What is "Lift"? Part II: Understanding the Beat and Backbeat in Compound Time

Last time we discussed the differences between the beat and backbeat in simple time. This week we'll be discussing those differences in the context of compound time (sometimes referred to as "triple" time). Whereas simple time uses subdivisions of two, four or eight, compound time uses subdivisions of three or six. The two pipe band drumming styles written in compound time are jigs and 6/8 marches. To understand how to use the backbeat to create lift in compound time, let's review the three iterations of the beat.

 

Beat: In compound time the "beat" is the first note of the three note grouping.

Backbeat: The "backbeat" is the last note of the three note grouping.

Offbeat: The "offbeat" is the middle note of the three note grouping.

 

Here are some examples of "beat" and "backbeat" in compound time:

 

Example #1: Accented beats using note groupings of three eighth notes

 

Example #2: Accented backbeats using note groupings of three eighth notes

 

Example #3: Accented beats using quarter/eighth note pairs

 

Example #4: Accented backbeats using quarter/eighth note pairs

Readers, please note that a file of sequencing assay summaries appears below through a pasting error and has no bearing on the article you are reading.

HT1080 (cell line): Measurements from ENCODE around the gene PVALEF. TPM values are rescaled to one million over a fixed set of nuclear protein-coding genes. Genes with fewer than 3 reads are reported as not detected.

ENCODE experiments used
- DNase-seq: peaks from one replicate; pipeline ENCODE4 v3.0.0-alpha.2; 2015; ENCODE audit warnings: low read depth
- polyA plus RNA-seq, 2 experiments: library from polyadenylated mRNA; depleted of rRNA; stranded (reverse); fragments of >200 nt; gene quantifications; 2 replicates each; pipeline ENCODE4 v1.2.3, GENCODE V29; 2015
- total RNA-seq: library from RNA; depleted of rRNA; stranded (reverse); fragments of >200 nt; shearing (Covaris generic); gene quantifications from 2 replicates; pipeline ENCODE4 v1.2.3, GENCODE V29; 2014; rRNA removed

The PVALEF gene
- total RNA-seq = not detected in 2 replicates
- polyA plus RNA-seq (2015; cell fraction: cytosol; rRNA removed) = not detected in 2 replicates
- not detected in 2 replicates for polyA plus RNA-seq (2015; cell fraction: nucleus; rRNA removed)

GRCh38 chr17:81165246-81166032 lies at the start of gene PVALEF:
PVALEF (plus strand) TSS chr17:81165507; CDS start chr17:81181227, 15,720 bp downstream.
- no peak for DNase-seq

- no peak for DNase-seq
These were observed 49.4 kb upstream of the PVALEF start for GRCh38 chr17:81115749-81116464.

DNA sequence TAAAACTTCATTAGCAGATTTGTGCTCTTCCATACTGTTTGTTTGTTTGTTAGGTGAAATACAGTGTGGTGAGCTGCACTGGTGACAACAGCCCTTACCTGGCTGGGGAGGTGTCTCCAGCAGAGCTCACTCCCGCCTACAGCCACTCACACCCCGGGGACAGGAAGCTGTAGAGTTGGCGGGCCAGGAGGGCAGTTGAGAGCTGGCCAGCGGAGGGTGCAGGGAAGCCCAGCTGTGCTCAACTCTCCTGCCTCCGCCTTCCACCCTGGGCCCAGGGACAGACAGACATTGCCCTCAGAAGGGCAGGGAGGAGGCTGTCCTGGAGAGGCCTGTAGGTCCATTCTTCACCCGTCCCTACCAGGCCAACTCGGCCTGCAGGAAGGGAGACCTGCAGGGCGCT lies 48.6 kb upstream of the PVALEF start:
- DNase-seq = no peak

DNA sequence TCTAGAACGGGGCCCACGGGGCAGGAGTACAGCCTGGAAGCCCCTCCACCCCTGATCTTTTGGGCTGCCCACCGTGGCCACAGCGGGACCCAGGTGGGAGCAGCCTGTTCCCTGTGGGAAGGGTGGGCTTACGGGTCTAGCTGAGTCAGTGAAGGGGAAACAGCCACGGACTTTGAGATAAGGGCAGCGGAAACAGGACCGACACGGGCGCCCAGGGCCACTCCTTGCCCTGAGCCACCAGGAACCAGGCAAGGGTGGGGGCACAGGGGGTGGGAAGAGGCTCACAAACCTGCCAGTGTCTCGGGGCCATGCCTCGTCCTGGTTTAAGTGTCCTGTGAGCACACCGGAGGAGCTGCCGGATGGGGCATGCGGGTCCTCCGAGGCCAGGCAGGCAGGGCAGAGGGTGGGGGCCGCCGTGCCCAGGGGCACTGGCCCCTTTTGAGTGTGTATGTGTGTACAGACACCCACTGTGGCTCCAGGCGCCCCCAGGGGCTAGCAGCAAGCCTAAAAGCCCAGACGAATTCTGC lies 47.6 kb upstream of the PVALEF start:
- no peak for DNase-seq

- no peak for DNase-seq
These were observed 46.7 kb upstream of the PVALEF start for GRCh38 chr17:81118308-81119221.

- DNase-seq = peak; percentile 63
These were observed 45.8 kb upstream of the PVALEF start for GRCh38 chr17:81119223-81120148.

Example #5: Accented beats using sixteenth note groupings

 

Example #6: Accented backbeats using sixteenth note groupings

 

Example #7: Accented beats using dot/cut note groupings

 

Example #8: Accented backbeats using dot/cut note groupings

 

In simple time, the most effective way to create lift is to play on the "offbeat". Playing on the backbeat in simple time is good, but leaning on the offbeat will give you the best results. We'll be discussing that topic next week.

In compound time, however, the most impactful way to create lift is to accent or emphasize the backbeat--especially in the jig style. If you listen to any well-written jig score at the grade 1 level you will hear the third note of the triplet being emphasized repeatedly. This extra weight on the back end of the triplet gives the jig a "swing" feel and adds substantial forward motion to the music. The same is true, albeit to a slightly lesser degree, with 6/8 marches. To achieve lift in a 6/8 march, occasional emphasis on the "offbeat" (the second note of the dot/cut three note grouping) can also be used to great effect.

Strathspeys, thought written in 4/4 (a simple time signature), contain a large number of triplet based rhythms. Accenting the backbeat in those triplet based note groupings can help your strathspeys achieve the lift you're looking for. As we discussed last week, it is important to establish the beat notes before emphasizing the backbeat. This is of particular importance in the strathspey style where a heavy emphasis on beat "one" of the first and third bars are usually required.

Next week we'll be discussing the use of "offbeats" to achieve lift. Until then, happy drumming!

 

 

 

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